Controlling the nation’s Internet
Congress has the power and the responsibility to fix net neutrality
Do you remember the last time you had an issue with your Internet connection and the federal government cheerfully helped you resolve it? Me neither. Yet the same federal government who spent $2 billion on a website that was more likely to dish out electric shocks than work properly is now literally in control of our nation’s internet, under the false rubric of promoting “net neutrality.” Since 1996, the Internet had been designated as “information services” and left unregulated. But under the Obama administration’s 2015 FCC order, the Internet was redefined as a “common carrier,” putting it under the thumb of Title II of the 1934 Communications Act, the Depression-era law that kept our nation’s telegraphs and rotary phones humming.
The core concepts of true net neutrality are simple. They include no blocking of information or resources, no intentional slowing or reduction in available bandwidth, no “pay to play” allocation of higher speeds, and protection of consumers’ online privacy. There’s broad agreement on these principles, the crucial difference is how we enforce them.
The open, fair, and innovative Internet we’ve all come to rely on got where it is today through market forces, not government oversight and regulation. It was consumers who sorted out the winners (Facebook, Mozilla, Google) from the losers (MySpace, Netscape, Pets.com) and that’s exactly as it should be. The Internet has worked because it remained largely a democratic free-market, unsullied by an overarching government scheme.
The Internet now will be dripping with government scheme, as Title II regulates internet providers as it would a monopolistic utility from 80 years ago. Government’s heavy hand is already wreaking damage by throttling the investments which help fuel the engine of innovation. Since the Title II order went into effect, investment in broadband has gone down each quarter — a first. This has led to providers having to slow expansion, upgrades, and new services for their customers, reversing the trend of the internet giving us more content, better service, faster speeds, at less cost.
Consumers lose with government regulating the Internet like a utility, but big content providers like Google, Facebook and Netflix love it because they win no matter what rules the government imposes on our modems or local internet providers. Title II limits its regulations to service, not content, seemingly oblivious to the reality that content relies entirely on broadband infrastructure and service technology.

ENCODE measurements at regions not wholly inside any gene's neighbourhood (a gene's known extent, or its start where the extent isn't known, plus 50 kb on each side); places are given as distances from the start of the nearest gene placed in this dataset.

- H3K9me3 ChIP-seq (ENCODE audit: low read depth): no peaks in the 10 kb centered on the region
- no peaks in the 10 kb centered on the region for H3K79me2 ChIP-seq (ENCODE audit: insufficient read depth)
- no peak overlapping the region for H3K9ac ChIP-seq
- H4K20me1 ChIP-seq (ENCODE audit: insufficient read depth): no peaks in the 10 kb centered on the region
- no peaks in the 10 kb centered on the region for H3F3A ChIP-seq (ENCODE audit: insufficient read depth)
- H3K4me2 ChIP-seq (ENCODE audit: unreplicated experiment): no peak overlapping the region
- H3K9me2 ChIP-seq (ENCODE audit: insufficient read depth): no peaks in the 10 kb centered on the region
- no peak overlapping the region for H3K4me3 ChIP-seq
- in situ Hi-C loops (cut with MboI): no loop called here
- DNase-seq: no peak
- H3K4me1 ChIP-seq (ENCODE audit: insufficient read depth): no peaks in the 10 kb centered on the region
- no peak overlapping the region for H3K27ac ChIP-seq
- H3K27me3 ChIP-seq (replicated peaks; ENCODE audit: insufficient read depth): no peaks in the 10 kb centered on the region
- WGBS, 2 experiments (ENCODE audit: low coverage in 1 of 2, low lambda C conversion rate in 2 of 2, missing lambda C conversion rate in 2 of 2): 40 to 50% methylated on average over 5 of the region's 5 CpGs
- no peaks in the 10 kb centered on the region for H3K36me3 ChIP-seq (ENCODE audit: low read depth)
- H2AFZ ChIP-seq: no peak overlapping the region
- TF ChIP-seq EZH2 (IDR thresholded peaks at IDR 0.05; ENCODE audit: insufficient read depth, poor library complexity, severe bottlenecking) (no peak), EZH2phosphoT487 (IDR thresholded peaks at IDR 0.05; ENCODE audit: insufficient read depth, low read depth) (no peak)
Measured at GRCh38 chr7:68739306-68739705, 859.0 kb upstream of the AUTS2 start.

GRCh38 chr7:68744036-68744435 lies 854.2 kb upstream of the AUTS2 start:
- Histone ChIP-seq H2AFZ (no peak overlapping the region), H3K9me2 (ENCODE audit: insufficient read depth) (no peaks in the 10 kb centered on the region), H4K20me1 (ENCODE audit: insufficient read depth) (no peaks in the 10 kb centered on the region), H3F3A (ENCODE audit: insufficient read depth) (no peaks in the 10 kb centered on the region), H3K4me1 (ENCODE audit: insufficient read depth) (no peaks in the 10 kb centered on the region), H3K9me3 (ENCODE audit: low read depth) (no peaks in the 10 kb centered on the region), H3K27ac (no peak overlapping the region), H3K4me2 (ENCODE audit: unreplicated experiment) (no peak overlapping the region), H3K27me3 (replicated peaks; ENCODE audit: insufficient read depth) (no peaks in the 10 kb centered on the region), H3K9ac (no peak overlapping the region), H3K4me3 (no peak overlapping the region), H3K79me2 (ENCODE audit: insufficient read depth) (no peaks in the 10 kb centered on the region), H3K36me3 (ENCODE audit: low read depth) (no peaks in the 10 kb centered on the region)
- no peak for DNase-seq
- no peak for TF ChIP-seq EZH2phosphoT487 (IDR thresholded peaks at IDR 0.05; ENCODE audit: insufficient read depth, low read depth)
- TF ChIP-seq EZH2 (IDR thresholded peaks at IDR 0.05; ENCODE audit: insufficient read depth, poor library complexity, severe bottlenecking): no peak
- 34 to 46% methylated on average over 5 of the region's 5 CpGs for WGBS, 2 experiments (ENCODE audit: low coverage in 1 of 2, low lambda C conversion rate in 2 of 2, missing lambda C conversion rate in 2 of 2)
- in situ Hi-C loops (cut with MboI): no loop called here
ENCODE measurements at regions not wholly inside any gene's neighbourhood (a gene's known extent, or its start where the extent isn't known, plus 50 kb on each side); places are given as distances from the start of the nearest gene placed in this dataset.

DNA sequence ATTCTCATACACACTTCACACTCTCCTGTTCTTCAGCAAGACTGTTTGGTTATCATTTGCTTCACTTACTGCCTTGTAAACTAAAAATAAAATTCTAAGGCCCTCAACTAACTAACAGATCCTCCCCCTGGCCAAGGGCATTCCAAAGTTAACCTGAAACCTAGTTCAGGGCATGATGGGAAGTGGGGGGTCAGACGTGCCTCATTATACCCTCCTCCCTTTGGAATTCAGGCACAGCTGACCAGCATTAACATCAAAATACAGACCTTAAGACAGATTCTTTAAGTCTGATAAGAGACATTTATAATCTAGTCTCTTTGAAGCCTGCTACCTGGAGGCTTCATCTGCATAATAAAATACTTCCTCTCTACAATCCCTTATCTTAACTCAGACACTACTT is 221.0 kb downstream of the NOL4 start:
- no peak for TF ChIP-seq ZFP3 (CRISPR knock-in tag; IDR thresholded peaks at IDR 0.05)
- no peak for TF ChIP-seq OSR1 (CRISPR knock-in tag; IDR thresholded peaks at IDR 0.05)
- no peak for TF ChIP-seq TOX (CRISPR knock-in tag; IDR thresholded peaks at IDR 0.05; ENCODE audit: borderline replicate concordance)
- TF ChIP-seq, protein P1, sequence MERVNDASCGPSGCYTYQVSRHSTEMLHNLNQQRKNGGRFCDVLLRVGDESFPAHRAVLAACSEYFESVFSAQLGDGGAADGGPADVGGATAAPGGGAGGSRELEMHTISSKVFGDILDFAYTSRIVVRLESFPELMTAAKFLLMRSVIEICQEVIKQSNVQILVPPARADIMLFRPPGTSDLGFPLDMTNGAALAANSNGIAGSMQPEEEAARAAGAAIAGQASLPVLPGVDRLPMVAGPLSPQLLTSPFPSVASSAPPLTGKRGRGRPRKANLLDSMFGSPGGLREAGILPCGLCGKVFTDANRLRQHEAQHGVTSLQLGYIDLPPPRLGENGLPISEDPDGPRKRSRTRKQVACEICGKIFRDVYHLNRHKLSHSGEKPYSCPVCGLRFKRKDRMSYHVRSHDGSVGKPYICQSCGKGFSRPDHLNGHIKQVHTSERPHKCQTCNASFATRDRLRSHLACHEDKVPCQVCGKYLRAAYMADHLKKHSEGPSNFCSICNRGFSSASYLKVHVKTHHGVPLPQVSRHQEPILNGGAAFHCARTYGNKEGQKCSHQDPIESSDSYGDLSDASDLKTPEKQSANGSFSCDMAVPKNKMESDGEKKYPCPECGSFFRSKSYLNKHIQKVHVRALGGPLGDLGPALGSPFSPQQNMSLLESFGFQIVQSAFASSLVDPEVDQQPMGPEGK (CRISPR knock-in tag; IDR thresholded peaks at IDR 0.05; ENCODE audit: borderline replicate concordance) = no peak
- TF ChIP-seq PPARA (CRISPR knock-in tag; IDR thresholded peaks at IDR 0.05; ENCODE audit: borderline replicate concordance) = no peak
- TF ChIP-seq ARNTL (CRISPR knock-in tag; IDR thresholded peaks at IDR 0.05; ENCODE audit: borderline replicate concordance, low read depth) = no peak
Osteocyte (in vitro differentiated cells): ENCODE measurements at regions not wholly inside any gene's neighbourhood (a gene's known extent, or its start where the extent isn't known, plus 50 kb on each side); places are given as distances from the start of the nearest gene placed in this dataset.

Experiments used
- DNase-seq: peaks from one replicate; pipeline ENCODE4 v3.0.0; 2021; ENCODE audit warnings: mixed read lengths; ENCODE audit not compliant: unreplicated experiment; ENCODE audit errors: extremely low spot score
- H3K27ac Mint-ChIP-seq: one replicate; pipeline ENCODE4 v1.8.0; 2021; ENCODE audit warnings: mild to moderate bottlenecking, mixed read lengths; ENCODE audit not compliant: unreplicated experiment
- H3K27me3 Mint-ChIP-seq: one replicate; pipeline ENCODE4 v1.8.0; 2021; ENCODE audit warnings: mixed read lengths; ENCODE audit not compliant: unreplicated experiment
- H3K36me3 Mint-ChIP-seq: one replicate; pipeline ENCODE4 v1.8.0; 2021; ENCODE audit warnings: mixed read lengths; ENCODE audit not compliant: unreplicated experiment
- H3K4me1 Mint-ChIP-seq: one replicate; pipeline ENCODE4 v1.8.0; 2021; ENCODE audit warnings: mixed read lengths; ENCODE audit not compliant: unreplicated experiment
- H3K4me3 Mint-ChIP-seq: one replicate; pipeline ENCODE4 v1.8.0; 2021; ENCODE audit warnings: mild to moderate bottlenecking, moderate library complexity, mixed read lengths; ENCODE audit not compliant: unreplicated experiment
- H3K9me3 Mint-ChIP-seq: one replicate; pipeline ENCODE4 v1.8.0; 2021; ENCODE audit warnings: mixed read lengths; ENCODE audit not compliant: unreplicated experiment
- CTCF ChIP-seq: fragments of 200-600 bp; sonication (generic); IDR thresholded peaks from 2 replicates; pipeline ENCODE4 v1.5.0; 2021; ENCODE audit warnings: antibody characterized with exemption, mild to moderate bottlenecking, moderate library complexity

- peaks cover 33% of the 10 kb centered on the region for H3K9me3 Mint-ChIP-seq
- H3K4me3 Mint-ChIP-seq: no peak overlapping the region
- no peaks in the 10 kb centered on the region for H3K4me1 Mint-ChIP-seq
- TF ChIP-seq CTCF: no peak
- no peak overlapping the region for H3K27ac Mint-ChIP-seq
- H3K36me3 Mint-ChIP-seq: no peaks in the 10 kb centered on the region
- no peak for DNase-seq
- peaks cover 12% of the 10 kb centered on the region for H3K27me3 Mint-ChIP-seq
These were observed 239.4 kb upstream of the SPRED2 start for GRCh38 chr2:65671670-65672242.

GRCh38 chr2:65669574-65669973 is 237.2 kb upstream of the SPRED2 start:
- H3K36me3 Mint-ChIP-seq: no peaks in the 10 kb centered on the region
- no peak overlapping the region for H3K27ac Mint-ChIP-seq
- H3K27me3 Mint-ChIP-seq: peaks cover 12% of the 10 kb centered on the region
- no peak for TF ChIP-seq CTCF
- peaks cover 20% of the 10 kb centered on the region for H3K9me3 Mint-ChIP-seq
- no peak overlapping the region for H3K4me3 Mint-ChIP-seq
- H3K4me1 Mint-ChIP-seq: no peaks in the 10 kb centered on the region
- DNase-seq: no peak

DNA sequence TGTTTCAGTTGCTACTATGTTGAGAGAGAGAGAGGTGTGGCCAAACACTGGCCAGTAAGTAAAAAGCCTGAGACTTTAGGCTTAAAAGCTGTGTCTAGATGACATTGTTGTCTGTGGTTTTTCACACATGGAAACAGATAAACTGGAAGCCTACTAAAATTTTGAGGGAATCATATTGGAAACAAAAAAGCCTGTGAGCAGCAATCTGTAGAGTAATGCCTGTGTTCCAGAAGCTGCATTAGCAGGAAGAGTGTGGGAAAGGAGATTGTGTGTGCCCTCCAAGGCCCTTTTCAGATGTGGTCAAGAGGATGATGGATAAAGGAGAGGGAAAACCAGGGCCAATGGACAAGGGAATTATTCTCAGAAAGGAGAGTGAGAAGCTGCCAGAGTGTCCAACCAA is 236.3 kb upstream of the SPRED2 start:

Before the FCC chose to butt-in, the FTC capably protected consumers from unfair competition and deceptive practices. They successfully took multiple companies, including Google, to court for various transgressions. There is no reason why this enforcement mechanism cannot continue to serve consumer interests.
With new technologies on the horizon that will provide unprecedented speeds, processing power, and opportunities for innovation, it is critical that we return to a free-market framework of limited regulation which allowed the internet to become the powerful tool of innovation and economic transformation it is today. Repealing the current stifling rules will unleash a flood of online investment, experimentation, and innovation.
Grave concern over the government regulating the Internet is even shared by the very person who coined the term “net neutrality,” law professor Tim Wu, who worries that the FCC’s present rules gives government the power to shape “media policy, social policy, oversight of the political process, [and] issues free speech.” That is a frightening amount of power for the government to have, especially given their recent record of wholesale privacy violations.
FCC Chairman Ajit Pai has made it a priority to establish a policy framework that protects both consumers and the future of the Internet. The key rests with Congress, who ought to work with Chairman Pai to see this vision become reality and endure as administrations come and go. Over time, the concerns about net neutrality, security, privacy, and free and fair competition will only grow more urgent. Now is the time to put workable rules in place that will definitively protect the interests of consumers and make sure the internet remains open to everyone.
Gerard Scimeca, a lawyer, is vice president of CASE, Consumer Action for a Strong Economy, based in Arlington, Va.